Shuggie Bain by Douglas Stuart

Shuggie Bain by Douglas Stuart is the 2020 Booker Prize winner. It is also my favourite read of the year so far.

Shuggie is a small boy growing up in poverty in Glasgow in the 1980s. He adores his mother, and she adores him, but she is an alcoholic who struggles to care about anyone but herself. One by one, his father, sister and brother all leave, leaving Shuggie to care for his increasingly volatile mum, Agnes.

Despite her many problems, Agnes still feels she is better than the neighbours. Every day, she puts on her make-up and heels and does her hair. Shuggie too is cleaner than the neighbourhood children and even considered ‘posh’ because he speaks properly. Shuggie knows he isn’t ‘normal’ and longs to fit in. He doesn’t know what marks him out from the other children (other than an alcoholic mother), but the other children know exactly what it is and don’t hold back with their insults and bullying.

I’d been warned that Shuggie Bain was a tough read – and it is, both in terms of the subject matter and even the words on the page, with the speech in a strong Glasgow dialect. Shuggie’s neglect and the abuse both he and Agnes receive from those around them is shocking.

While Shuggie Bain is a work of fiction, it feels very real, yet also a lifetime away. The reality is that if Shuggie was a real adult today, he would be slightly younger than me. It is hard to imagine kids in the 20th century living with that level of poverty, abuse and neglect and it going completely unnoticed by anyone in authority. But of course it did and it still does.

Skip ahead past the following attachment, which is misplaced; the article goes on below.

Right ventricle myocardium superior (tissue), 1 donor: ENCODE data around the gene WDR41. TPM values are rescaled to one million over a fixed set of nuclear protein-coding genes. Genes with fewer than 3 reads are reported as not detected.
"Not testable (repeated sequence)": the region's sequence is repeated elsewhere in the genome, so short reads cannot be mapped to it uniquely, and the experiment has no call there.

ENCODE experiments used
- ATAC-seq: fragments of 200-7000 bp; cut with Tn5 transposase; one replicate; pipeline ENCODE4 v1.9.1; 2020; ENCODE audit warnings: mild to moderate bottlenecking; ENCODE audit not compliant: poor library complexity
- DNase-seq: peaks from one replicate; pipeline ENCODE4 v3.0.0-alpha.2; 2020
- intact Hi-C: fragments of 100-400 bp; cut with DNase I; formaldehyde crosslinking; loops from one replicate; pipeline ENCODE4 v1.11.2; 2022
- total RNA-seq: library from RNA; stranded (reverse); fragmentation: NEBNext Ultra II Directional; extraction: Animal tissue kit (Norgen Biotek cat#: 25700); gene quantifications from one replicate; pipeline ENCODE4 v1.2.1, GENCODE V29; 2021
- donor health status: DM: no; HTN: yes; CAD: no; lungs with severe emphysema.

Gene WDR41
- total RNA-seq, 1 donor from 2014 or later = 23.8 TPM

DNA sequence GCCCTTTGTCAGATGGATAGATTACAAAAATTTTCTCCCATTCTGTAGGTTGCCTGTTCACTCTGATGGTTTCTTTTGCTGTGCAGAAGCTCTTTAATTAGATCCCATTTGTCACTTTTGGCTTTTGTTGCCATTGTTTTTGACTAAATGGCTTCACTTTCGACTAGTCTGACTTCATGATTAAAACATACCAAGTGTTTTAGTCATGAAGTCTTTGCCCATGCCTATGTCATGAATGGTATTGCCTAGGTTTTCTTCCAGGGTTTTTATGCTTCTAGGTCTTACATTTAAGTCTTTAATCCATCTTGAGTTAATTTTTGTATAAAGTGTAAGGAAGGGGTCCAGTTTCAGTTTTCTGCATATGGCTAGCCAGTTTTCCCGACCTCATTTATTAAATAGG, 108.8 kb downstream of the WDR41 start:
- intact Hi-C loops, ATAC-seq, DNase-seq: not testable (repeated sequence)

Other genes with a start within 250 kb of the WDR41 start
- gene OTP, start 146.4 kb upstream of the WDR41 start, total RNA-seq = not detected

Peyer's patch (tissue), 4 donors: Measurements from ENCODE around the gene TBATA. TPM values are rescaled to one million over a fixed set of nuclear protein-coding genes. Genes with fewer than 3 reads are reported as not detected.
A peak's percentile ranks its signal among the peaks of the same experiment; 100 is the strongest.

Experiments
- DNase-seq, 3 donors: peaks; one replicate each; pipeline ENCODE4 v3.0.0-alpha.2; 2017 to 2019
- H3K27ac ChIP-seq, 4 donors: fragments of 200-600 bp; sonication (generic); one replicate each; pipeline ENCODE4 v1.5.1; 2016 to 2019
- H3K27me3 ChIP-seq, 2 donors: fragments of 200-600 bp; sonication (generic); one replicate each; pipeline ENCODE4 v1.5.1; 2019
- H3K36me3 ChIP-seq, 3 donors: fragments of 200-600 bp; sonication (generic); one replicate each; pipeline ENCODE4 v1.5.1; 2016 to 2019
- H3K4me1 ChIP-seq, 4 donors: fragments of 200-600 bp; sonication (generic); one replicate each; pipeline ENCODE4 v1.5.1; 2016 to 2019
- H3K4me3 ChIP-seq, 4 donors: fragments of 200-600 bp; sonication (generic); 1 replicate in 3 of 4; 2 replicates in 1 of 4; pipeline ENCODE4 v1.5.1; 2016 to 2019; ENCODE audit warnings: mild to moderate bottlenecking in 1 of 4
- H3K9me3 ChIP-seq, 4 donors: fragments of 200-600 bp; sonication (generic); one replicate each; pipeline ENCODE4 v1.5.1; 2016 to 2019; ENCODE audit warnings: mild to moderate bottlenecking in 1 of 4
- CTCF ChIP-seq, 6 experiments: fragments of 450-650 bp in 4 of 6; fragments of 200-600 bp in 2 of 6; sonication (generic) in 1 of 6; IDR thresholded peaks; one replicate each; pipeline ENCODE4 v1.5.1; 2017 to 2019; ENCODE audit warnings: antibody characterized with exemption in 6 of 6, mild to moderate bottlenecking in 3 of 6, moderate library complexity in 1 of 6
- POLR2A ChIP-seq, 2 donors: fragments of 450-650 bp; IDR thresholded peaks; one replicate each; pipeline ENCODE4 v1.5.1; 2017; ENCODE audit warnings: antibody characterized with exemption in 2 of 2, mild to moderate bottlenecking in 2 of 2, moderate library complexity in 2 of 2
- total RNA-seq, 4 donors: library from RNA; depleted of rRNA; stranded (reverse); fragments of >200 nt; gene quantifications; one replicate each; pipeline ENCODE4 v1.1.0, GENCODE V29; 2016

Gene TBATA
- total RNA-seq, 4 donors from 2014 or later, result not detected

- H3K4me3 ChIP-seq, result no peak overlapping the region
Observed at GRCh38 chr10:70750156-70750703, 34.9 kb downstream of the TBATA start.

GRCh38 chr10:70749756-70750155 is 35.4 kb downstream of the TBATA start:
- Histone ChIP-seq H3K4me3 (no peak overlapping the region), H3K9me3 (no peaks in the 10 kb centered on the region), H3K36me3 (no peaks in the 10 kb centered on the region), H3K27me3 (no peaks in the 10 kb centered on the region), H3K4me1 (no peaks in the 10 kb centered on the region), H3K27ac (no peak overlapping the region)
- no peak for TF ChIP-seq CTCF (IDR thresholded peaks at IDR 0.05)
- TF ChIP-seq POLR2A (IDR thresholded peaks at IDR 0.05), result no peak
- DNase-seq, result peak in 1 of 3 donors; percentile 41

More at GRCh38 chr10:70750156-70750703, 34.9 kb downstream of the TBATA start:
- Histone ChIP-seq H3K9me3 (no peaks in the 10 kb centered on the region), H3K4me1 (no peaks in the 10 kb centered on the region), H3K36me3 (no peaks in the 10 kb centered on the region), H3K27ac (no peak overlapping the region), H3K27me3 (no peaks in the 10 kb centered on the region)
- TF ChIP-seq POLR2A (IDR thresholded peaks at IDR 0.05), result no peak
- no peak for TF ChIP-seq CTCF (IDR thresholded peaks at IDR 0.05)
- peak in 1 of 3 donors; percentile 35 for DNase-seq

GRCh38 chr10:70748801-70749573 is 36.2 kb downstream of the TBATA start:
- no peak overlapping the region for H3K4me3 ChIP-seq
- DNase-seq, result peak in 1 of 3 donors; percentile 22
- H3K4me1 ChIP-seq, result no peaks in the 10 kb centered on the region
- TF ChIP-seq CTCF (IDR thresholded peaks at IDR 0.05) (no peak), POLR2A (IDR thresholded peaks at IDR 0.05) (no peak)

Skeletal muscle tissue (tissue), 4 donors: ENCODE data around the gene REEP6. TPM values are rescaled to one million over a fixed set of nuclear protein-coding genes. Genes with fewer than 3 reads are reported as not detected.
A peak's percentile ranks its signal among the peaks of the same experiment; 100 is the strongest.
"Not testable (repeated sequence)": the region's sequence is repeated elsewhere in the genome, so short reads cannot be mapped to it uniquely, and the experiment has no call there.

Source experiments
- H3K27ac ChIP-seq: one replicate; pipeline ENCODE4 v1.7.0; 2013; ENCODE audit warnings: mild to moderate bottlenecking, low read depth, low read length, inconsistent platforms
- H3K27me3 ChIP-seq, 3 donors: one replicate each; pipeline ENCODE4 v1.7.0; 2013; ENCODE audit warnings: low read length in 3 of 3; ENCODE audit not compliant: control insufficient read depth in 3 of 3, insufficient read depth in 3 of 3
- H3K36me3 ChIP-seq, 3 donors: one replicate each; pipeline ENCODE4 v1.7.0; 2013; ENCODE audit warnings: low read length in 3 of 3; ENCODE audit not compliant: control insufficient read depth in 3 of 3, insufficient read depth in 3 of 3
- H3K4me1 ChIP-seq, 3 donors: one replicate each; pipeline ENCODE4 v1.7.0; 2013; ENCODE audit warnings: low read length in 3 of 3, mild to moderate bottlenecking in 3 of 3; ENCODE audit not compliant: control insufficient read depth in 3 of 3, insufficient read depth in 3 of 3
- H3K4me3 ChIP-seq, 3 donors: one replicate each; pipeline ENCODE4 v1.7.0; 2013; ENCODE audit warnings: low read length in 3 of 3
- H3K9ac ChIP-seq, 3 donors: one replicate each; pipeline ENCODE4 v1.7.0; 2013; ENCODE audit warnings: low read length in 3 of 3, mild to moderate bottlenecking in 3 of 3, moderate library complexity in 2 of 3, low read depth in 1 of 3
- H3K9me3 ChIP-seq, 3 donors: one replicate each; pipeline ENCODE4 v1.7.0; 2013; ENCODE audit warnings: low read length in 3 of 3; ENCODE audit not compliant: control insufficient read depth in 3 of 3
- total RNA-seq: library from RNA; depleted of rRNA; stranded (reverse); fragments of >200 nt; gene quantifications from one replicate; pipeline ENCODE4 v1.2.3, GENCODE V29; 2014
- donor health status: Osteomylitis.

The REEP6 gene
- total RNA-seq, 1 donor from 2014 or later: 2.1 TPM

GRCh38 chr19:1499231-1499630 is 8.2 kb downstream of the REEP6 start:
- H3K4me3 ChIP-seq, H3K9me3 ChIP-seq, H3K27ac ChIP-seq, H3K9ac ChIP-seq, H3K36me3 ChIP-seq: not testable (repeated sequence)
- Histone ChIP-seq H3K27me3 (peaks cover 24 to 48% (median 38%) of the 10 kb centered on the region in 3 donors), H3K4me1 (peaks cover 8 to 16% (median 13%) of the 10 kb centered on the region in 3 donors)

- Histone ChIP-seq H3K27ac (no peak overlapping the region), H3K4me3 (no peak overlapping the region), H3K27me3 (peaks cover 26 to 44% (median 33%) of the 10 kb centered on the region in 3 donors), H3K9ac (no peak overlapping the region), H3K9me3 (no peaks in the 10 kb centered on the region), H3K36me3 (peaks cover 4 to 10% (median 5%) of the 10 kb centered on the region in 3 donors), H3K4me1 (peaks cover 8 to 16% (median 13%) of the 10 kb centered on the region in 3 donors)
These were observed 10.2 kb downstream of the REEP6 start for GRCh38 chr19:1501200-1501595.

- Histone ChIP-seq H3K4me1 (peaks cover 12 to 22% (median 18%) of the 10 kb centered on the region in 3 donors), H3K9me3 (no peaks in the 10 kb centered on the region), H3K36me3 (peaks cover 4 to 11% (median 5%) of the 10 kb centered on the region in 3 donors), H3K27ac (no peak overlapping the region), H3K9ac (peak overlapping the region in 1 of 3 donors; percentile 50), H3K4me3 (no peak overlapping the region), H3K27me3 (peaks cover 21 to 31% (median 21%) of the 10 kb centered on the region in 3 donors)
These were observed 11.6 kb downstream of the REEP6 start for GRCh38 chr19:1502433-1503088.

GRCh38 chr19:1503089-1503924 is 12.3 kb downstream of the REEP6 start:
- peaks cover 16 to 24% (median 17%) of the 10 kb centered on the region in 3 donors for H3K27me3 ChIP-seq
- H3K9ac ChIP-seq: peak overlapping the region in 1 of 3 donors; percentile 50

If you are looking for an easy or uplifting read, Shuggie Bain isn’t it. But there is a reason why it won the Booker Prize. And if you are looking for something moving, gritty and, above all, brilliant, I can strongly recommend Shuggie Bain.

Shuggie Bain, Shuggie Bain by Douglas Stuart, Book review, Douglas Stuart

 

Author: Sarah Mummy

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4 Comments

  1. As soon as I heard this book’s title I knew it must be set in Glasgow (Shuggie is a very Glaswegian nickname for Hugh) and I knew I was going to read it. I expected it to be quite reminiscent of my childhood in 70s/ 80s Glasgow but of course it was nothing like! Absolutely brutal but ultimately an affirming read. Though I think the author got some of the Glaswegian dialogue a bit wrong (he’s been in the States for 20 years) so that took me out of it from time to time.

    (I wouldn’t have awarded it the Booker over The Mirror and the Light, though.)

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    • I imagine it can’t have been much more different to your own childhood in Glasgow! That’s interesting about the dialogue, needless to say I had no idea about that.
      I must say that until I read this I’d just assumed that The Mirror and the Light had won the Booker Prize.

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  2. I’ve been recommended this book by quite a few people now. Definitely on my TBR list. Having just read Hamnet, I’m pushing on with a more light-hearted read at the moment but will come back to this! Sounds excellent.

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    • It is brilliant! I know what you mean about needing a lighter book after a heavier one. I’ve just bought Hamnet on your recommendation.

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